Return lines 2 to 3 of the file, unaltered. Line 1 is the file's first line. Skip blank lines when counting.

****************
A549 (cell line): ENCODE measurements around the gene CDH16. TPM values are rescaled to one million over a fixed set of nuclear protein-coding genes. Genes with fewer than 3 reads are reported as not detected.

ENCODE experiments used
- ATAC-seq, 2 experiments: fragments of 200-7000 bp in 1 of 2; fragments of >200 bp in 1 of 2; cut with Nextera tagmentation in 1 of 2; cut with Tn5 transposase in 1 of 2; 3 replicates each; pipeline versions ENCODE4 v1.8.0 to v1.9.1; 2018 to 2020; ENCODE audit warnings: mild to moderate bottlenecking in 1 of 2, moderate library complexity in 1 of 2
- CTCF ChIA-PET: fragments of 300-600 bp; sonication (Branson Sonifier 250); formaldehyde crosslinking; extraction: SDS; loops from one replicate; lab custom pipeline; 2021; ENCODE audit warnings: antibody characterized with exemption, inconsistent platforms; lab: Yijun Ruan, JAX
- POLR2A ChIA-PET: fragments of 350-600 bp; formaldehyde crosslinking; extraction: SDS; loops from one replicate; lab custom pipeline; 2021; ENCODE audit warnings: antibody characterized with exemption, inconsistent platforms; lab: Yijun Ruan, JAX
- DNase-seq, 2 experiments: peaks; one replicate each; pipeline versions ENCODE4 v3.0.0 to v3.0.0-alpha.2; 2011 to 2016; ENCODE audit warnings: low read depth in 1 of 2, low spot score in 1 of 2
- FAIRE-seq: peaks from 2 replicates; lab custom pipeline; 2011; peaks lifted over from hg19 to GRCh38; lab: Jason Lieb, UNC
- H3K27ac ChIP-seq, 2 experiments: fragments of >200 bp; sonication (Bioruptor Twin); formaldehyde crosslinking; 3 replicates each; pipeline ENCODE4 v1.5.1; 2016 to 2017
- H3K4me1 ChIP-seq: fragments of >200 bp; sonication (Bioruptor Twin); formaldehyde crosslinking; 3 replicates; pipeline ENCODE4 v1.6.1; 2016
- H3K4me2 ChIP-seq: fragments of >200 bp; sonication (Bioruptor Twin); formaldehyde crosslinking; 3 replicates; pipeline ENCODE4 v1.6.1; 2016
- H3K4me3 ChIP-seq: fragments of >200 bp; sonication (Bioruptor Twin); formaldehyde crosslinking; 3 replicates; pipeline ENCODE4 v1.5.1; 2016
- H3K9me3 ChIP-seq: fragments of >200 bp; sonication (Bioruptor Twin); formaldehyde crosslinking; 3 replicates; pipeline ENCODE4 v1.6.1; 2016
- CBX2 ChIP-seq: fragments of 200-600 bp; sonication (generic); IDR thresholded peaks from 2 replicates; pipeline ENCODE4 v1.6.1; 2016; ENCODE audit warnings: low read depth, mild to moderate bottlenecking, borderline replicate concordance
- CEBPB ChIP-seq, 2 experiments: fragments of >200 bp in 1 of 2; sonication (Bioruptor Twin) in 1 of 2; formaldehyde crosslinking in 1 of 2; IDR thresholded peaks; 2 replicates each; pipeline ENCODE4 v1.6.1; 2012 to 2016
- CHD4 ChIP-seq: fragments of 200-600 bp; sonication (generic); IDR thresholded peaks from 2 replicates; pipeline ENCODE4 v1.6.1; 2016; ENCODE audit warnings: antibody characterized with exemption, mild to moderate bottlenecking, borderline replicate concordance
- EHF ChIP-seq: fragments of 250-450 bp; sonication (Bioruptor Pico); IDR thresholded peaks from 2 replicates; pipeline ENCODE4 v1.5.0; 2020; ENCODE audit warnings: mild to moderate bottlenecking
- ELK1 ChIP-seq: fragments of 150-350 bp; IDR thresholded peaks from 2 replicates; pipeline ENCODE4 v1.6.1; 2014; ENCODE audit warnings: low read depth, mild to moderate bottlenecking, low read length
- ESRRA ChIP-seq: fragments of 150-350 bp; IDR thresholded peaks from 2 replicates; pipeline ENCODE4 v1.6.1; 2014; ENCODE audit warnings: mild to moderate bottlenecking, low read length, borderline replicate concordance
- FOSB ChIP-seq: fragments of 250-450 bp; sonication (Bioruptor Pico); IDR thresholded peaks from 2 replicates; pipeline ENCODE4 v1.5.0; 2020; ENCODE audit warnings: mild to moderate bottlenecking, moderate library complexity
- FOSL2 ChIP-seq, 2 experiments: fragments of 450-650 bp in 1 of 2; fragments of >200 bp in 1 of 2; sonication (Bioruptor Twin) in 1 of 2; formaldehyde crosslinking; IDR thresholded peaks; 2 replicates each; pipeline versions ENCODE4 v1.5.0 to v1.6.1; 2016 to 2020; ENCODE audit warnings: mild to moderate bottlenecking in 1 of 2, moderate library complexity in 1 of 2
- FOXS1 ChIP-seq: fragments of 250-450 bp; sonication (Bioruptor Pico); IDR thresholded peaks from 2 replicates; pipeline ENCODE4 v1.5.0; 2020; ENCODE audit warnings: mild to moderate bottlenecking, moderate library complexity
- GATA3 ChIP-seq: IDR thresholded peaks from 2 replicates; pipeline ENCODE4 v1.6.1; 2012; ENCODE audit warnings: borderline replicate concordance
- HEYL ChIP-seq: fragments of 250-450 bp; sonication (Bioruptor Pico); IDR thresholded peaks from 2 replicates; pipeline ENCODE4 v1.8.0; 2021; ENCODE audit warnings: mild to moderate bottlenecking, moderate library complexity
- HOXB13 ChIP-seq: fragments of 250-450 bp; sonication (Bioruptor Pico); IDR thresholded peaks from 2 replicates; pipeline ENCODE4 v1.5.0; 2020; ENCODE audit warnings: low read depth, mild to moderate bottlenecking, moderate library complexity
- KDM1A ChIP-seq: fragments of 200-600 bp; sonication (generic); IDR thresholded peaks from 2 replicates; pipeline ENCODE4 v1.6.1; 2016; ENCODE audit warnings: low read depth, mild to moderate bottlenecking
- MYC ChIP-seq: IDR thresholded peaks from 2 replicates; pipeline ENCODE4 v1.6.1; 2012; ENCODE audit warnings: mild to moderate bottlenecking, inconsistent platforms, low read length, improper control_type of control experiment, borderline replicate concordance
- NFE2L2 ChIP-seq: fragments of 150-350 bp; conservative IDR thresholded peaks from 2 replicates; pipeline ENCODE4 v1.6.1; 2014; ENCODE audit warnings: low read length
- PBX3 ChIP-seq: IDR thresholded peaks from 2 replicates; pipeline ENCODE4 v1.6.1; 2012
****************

ENCODE experiments used
- ATAC-seq, 2 experiments: fragments of 200-7000 bp in 1 of 2; fragments of >200 bp in 1 of 2; cut with Nextera tagmentation in 1 of 2; cut with Tn5 transposase in 1 of 2; 3 replicates each; pipeline versions ENCODE4 v1.8.0 to v1.9.1; 2018 to 2020; ENCODE audit warnings: mild to moderate bottlenecking in 1 of 2, moderate library complexity in 1 of 2